It’s common for LLCs to use a manager-managed approach so that owners can focus on other investment opportunities. A board of directors isn’t necessary to create an LLC, unlike corporations that have to hold regular meetings, record minutes, etc.
Flexible Profit Distribution
While most LLCs will distribute profits according to an owning member’s stake percentage, it’s completely up to you how to do it. Make sure that any distribution scale you choose and payment method are outlined clearly in your operating agreement.
One of the risks you’ll face having an LLC is personal debt and the creditors seeking that money. It’s possible to lose your ownership stake if a court rules against them in a creditor lawsuit.
Fortunately, charging orders exist to allow a lien to only be placed against the owing member’s earnings, thus protecting the other owners’ interests. This ensures that an outside party, such as creditors, won’t have any authority to run your company through the indebted member’s stake.
LLCs indeed are one of the least expensive businesses to form and maintain, but registration filings depend on where you’re registering. Some states charge as much as $500 plus additional fees throughout the year. You might be able to budget ahead if these annual reporting and processing expenses are flat rates, but some states charge according to revenue. So, be sure to do your research!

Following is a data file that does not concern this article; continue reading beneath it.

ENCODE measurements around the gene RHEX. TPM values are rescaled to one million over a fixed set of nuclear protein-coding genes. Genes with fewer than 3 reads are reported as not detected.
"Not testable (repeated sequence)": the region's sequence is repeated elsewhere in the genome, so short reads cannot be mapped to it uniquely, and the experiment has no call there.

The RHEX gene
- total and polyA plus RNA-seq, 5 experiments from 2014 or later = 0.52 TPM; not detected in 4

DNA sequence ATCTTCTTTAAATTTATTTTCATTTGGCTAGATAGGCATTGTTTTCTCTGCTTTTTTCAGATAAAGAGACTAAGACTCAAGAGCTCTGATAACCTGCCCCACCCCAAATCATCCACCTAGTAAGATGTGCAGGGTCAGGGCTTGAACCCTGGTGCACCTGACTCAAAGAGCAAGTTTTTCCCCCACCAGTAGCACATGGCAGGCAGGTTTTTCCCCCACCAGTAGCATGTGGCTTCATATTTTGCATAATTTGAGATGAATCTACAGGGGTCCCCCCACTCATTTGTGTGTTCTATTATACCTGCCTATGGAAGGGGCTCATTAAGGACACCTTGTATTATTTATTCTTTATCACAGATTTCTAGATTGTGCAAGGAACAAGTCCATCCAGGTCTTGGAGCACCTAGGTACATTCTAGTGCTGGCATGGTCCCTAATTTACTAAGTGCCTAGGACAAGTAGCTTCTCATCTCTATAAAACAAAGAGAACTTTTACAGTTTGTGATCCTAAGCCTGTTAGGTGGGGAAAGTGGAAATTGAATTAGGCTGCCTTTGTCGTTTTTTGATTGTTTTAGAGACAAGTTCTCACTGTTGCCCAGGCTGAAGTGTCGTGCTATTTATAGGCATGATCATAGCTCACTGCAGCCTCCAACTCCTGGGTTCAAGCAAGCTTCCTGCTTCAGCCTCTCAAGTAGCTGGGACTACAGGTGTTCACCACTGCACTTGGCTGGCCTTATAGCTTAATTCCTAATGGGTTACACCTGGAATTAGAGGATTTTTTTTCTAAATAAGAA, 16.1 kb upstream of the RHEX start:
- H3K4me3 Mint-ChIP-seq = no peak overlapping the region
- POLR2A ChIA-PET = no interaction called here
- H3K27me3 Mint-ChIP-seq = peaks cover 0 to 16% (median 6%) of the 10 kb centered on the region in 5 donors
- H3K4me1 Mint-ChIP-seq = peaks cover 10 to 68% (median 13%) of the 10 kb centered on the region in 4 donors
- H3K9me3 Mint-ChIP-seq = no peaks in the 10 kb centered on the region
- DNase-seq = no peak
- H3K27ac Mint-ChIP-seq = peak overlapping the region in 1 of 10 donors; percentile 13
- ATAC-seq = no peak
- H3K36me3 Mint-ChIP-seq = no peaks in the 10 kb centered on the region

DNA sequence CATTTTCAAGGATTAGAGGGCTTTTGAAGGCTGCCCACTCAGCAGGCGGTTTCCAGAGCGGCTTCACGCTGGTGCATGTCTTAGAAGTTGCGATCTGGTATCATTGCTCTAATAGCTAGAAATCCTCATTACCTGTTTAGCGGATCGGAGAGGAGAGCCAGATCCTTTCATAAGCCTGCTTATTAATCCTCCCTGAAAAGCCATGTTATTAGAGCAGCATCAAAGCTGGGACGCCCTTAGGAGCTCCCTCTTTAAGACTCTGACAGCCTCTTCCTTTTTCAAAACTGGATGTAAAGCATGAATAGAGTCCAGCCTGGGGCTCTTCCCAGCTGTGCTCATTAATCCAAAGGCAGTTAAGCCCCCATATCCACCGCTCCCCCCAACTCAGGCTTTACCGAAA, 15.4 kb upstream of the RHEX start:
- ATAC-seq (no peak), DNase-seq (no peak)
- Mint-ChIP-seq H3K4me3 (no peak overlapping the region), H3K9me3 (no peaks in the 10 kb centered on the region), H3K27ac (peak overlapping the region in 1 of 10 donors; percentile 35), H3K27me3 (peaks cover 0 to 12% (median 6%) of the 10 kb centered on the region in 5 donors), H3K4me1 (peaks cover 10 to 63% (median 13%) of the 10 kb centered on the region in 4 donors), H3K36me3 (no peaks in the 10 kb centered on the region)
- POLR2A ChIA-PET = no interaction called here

You will also need to comply with any regulatory requirements for your industry. This means obtaining special licensing for the type of business activities you’ll be engaging in. For example, if you plan to own a bar and grill restaurant, you’ll need liquor licensing, health inspections, food establishment licenses, and more.
Minimal Liability Protection
As mentioned earlier, LLCs have built-in liability protection that legally separates your business and personal assets. This means you won’t have personal liability when things go wrong. However, that is as far as this feature goes because it’s not insurance.
If a customer gets hurt on your premises, they can sue you if they can prove it’s your fault through negligence or other reason the court believes. If you purchase a general liability business policy, these situations won’t dent your wallet or your reputation because the insurer shoulders the burden for you.
Some states require businesses to carry this coverage and a workers’ compensation policy. However, other situations not covered by general liability cause third-party damages, including scenarios like a hairdresser burning a client’s scalp. This is a professional mistake and requires a higher level of insurance to cover because general policies do not.
To determine what policies would best protect your business, you can get quotes and buy LLC insurance online. There’s no excuse for not adequately protecting the best interests of your customers, employees, and business.
LLCs aren’t publicly traded companies with stock to trade as a corporation can. Because of this reality, transferring all or part of your ownership stake to another party can be challenging. If you have multiple members, they all must agree on the proposed ownership change.
However, you may be able to create a definitive process in your operating agreement that outlines mediation options and other solutions when members can’t agree.